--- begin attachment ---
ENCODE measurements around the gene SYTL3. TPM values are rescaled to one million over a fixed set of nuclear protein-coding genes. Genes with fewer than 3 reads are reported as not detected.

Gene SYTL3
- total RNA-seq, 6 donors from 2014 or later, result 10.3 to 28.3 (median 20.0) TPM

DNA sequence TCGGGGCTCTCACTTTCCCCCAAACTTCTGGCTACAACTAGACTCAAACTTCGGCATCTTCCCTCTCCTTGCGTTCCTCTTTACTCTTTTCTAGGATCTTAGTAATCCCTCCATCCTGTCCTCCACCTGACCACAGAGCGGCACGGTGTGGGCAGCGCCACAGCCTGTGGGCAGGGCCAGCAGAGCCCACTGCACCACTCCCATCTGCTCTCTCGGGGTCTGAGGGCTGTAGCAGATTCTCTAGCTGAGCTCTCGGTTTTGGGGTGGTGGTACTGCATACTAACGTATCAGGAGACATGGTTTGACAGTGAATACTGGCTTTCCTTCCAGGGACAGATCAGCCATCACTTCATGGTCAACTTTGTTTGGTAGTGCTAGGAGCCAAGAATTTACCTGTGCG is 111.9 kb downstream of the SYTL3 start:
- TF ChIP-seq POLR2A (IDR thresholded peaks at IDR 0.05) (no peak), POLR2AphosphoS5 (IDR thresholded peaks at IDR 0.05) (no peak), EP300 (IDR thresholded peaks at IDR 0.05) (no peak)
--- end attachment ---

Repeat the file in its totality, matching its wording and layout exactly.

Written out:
ENCODE measurements around the gene SYTL3. TPM values are rescaled to one million over a fixed set of nuclear protein-coding genes. Genes with fewer than 3 reads are reported as not detected.

Gene SYTL3
- total RNA-seq, 6 donors from 2014 or later, result 10.3 to 28.3 (median 20.0) TPM

DNA sequence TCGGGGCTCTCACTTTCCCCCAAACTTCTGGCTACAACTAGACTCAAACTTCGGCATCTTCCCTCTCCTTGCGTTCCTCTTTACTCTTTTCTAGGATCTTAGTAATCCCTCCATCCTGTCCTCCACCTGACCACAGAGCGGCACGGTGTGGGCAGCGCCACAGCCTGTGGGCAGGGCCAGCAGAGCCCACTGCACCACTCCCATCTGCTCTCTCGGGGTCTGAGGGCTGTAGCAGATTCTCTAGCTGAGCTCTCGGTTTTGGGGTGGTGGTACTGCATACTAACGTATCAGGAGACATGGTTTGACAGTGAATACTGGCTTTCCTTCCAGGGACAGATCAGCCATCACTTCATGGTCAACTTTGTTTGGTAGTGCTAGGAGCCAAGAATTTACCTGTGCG is 111.9 kb downstream of the SYTL3 start:
- TF ChIP-seq POLR2A (IDR thresholded peaks at IDR 0.05) (no peak), POLR2AphosphoS5 (IDR thresholded peaks at IDR 0.05) (no peak), EP300 (IDR thresholded peaks at IDR 0.05) (no peak)